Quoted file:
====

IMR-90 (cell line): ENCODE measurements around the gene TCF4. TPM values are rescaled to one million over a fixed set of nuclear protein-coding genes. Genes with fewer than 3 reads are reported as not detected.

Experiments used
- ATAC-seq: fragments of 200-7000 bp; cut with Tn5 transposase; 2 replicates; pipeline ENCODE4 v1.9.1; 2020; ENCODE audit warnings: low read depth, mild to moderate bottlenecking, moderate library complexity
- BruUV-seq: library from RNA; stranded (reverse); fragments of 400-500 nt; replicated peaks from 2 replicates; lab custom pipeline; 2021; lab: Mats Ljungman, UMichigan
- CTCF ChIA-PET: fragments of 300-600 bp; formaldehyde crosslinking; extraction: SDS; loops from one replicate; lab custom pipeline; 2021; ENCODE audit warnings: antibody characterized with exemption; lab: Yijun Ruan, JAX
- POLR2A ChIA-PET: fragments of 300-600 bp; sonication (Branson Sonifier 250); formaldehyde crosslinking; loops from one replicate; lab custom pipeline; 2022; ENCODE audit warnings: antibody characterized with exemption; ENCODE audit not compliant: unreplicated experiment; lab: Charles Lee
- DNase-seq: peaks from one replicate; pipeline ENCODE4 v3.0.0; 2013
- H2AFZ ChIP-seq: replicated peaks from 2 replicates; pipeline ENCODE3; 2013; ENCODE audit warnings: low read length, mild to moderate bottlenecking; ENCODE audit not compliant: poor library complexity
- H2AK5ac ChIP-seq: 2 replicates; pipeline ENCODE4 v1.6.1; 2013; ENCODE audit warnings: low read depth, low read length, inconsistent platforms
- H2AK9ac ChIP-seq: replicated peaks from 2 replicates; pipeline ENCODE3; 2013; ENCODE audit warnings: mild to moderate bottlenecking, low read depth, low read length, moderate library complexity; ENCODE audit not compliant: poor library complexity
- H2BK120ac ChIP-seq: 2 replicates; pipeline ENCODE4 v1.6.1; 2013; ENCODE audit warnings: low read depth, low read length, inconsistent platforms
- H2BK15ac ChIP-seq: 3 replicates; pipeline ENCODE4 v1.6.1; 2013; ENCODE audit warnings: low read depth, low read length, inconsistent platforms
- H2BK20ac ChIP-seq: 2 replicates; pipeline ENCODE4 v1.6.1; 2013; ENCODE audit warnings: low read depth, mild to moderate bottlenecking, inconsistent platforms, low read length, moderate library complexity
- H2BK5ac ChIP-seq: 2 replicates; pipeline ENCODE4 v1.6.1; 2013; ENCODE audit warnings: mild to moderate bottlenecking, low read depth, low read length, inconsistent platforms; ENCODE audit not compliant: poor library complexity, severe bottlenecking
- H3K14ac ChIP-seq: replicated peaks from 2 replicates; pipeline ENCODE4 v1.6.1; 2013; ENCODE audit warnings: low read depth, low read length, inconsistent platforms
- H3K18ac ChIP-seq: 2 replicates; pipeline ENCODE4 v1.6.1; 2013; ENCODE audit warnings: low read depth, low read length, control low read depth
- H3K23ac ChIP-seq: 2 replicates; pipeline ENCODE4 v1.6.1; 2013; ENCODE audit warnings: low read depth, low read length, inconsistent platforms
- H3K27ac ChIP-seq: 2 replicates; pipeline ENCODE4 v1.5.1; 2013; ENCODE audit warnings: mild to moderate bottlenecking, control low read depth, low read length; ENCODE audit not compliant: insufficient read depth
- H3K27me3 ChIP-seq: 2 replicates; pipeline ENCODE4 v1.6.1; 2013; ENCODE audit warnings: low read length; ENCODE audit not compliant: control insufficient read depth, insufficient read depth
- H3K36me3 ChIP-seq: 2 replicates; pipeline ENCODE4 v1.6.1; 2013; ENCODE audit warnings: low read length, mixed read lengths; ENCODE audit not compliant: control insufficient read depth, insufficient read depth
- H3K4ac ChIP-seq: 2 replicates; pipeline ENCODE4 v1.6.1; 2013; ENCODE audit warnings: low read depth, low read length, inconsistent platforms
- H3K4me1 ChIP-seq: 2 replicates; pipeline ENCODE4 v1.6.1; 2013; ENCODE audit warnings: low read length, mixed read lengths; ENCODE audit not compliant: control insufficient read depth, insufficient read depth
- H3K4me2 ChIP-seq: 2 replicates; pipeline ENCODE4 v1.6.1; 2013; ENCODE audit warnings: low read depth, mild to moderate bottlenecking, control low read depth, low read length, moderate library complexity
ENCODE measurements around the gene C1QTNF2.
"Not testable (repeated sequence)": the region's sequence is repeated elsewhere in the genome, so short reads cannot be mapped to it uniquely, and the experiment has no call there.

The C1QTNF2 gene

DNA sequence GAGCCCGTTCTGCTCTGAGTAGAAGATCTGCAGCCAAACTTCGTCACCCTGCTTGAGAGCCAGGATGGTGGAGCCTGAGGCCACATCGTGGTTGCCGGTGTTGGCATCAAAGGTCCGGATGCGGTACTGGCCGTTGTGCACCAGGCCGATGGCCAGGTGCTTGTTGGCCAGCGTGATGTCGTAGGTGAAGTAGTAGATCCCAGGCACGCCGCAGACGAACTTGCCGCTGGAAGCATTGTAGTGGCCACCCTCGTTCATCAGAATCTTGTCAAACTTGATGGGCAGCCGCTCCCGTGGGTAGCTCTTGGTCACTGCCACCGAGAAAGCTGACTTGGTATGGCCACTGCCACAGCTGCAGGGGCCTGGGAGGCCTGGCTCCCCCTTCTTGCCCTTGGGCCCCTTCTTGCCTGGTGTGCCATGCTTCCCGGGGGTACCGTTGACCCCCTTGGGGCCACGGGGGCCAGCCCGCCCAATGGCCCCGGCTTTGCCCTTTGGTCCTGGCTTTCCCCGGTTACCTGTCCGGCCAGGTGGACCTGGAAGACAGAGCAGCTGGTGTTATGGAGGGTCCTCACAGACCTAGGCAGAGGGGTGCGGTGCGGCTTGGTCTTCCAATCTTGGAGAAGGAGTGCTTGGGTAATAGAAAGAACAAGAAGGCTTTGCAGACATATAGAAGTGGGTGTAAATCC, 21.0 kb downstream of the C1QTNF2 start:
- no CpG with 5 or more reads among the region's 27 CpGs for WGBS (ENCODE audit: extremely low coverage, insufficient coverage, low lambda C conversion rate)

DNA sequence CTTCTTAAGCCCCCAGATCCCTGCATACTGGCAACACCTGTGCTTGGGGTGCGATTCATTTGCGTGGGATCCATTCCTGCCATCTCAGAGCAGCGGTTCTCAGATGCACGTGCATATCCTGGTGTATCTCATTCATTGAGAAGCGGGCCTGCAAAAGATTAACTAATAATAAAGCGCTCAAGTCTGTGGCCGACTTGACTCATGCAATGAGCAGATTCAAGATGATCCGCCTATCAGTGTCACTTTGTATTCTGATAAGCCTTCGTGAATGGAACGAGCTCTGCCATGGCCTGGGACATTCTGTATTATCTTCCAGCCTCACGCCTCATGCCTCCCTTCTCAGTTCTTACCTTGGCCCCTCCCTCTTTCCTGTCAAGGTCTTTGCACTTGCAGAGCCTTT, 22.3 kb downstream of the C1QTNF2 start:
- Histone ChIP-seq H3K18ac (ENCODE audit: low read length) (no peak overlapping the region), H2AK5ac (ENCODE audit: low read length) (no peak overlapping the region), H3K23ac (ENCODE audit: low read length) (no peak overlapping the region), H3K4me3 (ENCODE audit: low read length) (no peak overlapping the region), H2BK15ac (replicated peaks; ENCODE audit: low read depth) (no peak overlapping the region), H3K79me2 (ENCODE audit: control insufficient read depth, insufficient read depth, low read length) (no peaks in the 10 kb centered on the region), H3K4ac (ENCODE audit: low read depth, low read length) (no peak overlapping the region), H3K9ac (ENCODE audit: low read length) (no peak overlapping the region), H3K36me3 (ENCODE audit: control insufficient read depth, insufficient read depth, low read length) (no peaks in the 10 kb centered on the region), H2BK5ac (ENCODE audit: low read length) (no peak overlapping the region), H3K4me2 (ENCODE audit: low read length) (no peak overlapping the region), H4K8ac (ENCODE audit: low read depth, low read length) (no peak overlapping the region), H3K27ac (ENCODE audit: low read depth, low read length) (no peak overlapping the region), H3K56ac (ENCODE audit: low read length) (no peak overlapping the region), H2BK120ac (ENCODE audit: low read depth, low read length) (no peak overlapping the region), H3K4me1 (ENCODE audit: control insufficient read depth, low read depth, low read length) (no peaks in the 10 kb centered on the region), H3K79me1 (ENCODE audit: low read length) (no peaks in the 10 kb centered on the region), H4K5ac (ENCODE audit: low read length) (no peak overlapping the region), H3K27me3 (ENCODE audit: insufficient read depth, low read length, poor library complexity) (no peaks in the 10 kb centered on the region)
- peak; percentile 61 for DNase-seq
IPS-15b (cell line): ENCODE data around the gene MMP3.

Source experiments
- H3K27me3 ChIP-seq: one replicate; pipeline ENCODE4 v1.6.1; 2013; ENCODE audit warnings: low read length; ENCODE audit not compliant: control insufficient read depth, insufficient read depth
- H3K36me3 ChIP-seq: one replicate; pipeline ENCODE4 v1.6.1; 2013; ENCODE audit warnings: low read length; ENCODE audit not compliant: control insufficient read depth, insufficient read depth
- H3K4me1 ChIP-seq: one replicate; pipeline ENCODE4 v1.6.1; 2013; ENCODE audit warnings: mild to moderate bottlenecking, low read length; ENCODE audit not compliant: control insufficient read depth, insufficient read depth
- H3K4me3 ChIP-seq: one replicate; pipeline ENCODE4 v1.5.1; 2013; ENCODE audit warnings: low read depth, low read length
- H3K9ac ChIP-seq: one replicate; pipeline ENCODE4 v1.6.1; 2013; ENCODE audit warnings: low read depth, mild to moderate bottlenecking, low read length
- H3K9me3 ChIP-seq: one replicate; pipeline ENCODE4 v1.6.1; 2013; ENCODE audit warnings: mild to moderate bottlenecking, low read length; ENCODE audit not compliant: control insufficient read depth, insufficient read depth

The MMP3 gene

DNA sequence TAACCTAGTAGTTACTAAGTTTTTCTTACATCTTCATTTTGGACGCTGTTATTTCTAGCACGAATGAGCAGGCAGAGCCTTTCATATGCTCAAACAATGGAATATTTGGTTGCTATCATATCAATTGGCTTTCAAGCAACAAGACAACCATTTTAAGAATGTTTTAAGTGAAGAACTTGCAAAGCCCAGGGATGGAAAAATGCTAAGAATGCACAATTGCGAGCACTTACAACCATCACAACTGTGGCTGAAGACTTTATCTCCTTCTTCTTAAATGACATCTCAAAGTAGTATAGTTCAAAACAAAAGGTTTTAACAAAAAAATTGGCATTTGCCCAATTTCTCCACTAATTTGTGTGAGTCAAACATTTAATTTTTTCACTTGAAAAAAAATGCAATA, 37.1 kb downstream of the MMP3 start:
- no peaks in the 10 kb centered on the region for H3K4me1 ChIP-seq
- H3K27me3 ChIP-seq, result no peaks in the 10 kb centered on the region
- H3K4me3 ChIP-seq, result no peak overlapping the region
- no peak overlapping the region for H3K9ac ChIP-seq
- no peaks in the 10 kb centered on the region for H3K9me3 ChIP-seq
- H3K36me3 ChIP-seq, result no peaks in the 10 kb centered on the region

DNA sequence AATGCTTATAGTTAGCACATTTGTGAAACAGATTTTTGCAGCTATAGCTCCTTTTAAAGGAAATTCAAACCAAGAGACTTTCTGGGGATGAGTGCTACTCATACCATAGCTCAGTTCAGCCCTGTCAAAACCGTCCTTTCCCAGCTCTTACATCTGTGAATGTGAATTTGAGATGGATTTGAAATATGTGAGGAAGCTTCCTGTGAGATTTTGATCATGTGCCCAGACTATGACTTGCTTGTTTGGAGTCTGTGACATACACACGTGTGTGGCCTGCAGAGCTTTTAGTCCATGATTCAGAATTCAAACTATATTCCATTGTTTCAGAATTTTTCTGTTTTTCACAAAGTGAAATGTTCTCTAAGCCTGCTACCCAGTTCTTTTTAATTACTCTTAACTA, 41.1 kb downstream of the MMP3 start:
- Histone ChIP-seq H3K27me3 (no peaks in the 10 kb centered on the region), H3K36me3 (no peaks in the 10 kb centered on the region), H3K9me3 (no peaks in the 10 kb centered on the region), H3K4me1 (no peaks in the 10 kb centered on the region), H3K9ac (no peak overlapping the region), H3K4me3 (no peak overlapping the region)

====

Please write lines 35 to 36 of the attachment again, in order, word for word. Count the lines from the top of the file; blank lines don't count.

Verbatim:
- H3K36me3 ChIP-seq: one replicate; pipeline ENCODE4 v1.6.1; 2013; ENCODE audit warnings: low read length; ENCODE audit not compliant: control insufficient read depth, insufficient read depth
- H3K4me1 ChIP-seq: one replicate; pipeline ENCODE4 v1.6.1; 2013; ENCODE audit warnings: mild to moderate bottlenecking, low read length; ENCODE audit not compliant: control insufficient read depth, insufficient read depth